To view links or images in signatures your post count must be 10 or greater. You currently have 0 posts.

75 Gallon, 2X55W AH Supply CF 8800K, 1XFluval F&P 2.0; 45 Gallon Tall, 96Watt AH Supply CF 6700K; 30 Gallon Long; Fluval F&P 2.0; 20 Gallon, 1X26W AH Supply LED; all with CO2 and (Calcined) Montmorillonite Clay
Seattle_Aquarist is online now  
post #5 of 20 (permalink) Old 04-25-2016, 04:53 PM Thread Starter
Planted Member
 
MCSLABS's Avatar
 
PTrader: (0/0%)
Join Date: Apr 2016
Posts: 286
Quote:
Originally Posted by Seattle_Aquarist View Post
Hi MCSLABS,

Dry ice is typically expensive when comparing the volume of CO2 generated per dollar verses buying CO2 gas. Also dry ice is difficult to store. Lastly regulation of the amount of gas generated would be an issue so the fish don't die from too much CO2.
Dry Ice here is around $1 a pound. 1 pound of dry ice is a tremendous amount of gas.

There is a valving issue which I'm working on now, but dry ice is readily available here locally.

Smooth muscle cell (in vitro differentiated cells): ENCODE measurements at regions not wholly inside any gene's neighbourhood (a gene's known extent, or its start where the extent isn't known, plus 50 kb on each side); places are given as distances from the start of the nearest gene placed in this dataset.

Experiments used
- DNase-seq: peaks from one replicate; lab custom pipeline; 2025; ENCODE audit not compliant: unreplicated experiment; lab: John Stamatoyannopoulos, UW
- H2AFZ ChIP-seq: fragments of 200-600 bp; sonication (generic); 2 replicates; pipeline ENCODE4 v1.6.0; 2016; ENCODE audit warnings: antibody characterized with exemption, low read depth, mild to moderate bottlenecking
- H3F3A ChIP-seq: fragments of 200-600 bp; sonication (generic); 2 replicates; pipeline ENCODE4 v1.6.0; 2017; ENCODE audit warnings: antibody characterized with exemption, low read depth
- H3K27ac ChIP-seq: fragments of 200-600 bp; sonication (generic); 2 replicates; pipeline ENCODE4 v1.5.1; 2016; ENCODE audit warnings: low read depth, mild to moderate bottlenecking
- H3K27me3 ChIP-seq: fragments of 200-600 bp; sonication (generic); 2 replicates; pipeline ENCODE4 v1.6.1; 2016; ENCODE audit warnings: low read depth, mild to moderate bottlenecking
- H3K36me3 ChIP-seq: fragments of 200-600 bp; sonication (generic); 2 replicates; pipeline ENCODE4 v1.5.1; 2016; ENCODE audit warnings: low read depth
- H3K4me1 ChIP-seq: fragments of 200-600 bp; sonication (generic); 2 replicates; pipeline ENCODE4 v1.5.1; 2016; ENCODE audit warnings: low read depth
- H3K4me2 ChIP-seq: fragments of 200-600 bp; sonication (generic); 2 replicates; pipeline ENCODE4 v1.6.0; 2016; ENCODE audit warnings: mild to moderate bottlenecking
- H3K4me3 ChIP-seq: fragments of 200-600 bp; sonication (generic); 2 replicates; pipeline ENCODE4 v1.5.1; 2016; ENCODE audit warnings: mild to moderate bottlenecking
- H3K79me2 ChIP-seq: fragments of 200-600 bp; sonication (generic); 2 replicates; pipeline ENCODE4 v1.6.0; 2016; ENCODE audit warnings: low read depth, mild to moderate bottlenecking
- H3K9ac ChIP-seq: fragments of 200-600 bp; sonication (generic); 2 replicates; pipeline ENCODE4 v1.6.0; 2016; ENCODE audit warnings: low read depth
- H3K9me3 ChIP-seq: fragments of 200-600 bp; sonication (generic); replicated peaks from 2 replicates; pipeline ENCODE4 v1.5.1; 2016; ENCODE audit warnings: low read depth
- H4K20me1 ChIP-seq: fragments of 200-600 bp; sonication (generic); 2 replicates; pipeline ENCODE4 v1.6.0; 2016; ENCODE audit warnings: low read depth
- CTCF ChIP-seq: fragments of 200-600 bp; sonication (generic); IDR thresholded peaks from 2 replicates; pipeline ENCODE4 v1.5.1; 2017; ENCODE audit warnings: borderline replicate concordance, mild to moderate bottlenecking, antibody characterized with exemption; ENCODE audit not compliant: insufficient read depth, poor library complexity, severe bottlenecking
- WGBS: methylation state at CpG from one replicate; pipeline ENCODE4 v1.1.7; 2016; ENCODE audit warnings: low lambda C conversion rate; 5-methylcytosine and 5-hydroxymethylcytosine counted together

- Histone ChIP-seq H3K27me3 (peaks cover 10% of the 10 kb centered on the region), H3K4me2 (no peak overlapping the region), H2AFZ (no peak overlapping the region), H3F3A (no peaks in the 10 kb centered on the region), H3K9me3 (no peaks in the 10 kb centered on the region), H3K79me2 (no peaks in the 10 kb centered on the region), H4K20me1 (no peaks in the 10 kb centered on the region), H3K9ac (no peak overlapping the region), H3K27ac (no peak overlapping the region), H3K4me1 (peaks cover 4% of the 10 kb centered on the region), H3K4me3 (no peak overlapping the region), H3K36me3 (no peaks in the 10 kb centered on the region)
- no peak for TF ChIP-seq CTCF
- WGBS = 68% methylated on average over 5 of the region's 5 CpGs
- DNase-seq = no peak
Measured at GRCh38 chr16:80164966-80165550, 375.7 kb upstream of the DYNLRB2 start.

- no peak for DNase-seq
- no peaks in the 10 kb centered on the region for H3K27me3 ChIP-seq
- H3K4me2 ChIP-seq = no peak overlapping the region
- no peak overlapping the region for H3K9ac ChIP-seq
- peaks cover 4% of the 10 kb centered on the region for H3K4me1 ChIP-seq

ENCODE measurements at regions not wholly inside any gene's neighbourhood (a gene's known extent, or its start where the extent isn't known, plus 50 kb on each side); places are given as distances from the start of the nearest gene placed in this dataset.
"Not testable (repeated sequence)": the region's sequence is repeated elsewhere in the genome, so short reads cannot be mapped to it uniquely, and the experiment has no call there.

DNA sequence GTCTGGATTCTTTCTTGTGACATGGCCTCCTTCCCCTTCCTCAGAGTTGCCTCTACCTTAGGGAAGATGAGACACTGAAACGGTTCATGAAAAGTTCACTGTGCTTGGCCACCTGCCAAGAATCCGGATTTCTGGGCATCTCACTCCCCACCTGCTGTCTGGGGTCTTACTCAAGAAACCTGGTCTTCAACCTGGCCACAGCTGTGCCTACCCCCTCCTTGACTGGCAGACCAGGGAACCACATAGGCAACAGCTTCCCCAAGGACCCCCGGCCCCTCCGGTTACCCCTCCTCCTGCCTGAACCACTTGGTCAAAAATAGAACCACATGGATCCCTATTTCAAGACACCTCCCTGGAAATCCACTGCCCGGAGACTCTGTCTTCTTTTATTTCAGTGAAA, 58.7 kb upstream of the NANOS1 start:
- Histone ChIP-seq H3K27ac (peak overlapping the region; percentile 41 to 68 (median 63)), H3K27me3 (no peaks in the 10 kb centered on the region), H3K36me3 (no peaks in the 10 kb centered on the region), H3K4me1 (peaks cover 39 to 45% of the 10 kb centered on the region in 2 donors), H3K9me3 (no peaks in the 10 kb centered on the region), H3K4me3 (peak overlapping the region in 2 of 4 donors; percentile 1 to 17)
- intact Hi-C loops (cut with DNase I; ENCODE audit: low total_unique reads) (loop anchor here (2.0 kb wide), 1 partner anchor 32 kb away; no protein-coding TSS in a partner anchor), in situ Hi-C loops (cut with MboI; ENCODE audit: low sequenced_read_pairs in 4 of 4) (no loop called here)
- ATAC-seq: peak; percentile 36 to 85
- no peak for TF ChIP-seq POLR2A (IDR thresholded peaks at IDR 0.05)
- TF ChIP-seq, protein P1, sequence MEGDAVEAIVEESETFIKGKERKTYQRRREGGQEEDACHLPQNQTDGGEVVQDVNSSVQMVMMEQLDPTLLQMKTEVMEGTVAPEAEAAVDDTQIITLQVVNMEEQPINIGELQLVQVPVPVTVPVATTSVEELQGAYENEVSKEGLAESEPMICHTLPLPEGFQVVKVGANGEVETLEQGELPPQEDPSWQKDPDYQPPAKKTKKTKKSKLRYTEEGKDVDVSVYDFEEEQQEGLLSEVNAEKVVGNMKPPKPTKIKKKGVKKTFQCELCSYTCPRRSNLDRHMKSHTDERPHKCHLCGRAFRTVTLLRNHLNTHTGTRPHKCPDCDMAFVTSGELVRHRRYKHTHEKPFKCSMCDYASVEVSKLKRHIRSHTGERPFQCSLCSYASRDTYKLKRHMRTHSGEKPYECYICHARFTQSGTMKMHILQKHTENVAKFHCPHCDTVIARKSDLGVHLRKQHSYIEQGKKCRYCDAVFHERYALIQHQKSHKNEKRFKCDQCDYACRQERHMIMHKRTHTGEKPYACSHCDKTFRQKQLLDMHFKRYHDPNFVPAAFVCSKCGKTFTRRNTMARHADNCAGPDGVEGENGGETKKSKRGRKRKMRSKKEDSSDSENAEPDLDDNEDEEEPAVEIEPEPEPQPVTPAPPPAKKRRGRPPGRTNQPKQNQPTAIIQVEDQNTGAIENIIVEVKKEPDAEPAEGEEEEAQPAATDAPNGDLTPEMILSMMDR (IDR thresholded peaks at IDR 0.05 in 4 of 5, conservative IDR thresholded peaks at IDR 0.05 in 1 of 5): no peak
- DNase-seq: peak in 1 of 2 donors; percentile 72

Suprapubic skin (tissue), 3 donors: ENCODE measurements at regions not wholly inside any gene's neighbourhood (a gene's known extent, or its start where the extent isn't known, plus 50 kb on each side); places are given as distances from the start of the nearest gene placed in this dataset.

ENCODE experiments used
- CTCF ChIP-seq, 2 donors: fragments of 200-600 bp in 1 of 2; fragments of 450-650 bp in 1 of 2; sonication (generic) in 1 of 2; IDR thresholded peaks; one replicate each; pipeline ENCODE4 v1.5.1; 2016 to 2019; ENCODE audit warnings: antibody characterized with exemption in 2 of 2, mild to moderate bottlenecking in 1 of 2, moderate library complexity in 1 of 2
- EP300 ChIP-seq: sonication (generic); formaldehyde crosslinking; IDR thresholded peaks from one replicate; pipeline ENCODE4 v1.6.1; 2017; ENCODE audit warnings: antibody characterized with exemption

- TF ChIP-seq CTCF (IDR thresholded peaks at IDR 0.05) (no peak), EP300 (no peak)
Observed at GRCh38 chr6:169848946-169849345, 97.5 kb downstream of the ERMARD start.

Learning what I can..
MCSLABS is offline  
post #6 of 20 (permalink) Old 04-25-2016, 05:00 PM
Children Boogie
 
mistergreen's Avatar
 
PTrader: (13/100%)
Join Date: Dec 2006
Location: Cincinnati
Posts: 16,743
Dry Ice, CO2 generator

Since dry ice is so easy to get, try setting it up like a yeast reactor. I have not ideA how long it would last or how much co2 it'll generate.


Sent from my iPhone using Tapatalk
MCSLABS and MCSLABS like this.


To view links or images in signatures your post count must be 10 or greater. You currently have 0 posts.
mistergreen is offline  
post #7 of 20 (permalink) Old 04-25-2016, 05:15 PM Thread Starter
Planted Member
 
MCSLABS's Avatar
 
PTrader: (0/0%)
Join Date: Apr 2016
Posts: 286
You could run it 96 days at 2 bubbles per second around the clock for 96 days on 1 pound of dry ice.

Learning what I can..
MCSLABS is offline  
post #8 of 20 (permalink) Old 04-25-2016, 05:33 PM Thread Starter
Planted Member
 
MCSLABS's Avatar
 
PTrader: (0/0%)
Join Date: Apr 2016
Posts: 286
Quote:
Originally Posted by mistergreen View Post
Since dry ice is so easy to get, try setting it up like a yeast reactor. I have not ideA how long it would last or how much co2 it'll generate.


Sent from my iPhone using Tapatalk

I am in new product development at this company and I do tend to over think things a tad and sometimes make them more complicated than necessary. ^^^^^ the above suggestion sounds a whole lot easier to manage. Still got to figure out what to do with excess pressure as it sublimes from solid to gas.